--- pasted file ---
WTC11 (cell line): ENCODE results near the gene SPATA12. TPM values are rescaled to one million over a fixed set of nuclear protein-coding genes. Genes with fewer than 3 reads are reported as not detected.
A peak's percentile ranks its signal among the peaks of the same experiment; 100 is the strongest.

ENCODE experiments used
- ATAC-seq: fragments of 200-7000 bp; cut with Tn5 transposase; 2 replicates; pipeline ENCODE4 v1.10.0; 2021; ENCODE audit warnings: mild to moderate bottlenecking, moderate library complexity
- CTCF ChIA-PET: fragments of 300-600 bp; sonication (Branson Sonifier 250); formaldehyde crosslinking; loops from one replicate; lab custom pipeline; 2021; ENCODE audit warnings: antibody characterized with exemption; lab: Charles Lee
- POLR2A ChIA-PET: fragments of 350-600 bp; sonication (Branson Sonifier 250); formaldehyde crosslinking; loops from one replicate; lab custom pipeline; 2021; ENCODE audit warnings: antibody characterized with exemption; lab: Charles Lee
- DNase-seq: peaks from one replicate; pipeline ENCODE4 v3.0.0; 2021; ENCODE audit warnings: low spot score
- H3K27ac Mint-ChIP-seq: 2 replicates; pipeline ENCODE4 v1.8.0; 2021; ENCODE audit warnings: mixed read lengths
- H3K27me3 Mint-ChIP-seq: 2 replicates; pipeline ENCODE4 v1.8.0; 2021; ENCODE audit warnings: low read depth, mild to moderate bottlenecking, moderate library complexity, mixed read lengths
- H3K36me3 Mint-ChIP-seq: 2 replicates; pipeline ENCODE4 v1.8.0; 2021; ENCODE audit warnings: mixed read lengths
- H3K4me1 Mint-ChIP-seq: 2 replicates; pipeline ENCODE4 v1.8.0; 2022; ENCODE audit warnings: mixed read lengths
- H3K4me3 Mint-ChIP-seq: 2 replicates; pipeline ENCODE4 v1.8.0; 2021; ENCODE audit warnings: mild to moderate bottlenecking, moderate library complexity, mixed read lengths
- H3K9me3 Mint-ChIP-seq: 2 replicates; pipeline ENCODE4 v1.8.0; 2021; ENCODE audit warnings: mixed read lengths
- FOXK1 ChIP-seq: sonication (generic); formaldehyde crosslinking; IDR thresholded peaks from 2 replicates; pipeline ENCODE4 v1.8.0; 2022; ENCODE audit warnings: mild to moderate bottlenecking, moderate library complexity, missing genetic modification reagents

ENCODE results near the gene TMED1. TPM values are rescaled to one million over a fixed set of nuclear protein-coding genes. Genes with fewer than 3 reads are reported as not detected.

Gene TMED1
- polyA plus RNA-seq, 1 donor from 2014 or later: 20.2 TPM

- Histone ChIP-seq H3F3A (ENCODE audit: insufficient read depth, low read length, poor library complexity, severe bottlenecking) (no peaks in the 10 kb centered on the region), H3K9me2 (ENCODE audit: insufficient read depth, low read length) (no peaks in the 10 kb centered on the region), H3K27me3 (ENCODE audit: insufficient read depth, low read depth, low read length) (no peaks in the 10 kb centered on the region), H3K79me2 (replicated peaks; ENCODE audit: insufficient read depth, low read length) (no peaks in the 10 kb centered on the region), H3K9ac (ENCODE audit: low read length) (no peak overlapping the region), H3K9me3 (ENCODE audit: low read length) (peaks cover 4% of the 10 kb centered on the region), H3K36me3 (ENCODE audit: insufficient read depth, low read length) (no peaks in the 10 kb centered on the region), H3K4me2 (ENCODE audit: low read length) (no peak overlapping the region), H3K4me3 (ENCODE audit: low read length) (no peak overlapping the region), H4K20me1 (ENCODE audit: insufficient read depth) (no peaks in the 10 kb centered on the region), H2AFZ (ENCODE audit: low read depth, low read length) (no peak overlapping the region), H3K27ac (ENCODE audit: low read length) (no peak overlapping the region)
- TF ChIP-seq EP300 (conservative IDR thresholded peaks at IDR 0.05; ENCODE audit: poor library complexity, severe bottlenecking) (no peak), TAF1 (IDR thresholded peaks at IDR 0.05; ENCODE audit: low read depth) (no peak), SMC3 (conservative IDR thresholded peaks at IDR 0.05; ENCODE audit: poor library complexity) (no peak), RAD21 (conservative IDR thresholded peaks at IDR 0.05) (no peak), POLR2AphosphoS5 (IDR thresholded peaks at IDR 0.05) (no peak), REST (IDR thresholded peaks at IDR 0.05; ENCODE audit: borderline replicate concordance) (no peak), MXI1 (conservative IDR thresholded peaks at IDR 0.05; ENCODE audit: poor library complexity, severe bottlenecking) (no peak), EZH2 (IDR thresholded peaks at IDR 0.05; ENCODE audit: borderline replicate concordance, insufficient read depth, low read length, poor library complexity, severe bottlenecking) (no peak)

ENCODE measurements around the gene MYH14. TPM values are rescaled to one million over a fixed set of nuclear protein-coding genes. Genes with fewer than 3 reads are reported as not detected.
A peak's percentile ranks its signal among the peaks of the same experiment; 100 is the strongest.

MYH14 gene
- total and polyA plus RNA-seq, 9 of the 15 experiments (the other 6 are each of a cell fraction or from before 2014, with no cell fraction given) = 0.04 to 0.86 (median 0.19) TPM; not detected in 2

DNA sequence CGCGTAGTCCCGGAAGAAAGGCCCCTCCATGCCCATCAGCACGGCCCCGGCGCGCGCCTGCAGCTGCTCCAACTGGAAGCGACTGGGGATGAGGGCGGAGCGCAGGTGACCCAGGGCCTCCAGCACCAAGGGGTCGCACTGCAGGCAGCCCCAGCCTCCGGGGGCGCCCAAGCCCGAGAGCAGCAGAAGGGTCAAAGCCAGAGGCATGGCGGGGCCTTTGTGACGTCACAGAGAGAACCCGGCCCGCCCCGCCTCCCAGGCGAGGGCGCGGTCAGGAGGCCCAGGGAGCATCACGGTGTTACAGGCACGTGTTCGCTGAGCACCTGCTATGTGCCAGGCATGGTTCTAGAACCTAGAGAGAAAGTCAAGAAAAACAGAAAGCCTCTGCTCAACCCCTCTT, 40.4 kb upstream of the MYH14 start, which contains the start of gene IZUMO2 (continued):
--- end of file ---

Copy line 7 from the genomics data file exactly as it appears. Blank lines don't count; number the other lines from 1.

- DNase-seq: peaks from one replicate; pipeline ENCODE4 v3.0.0; 2021; ENCODE audit warnings: low spot score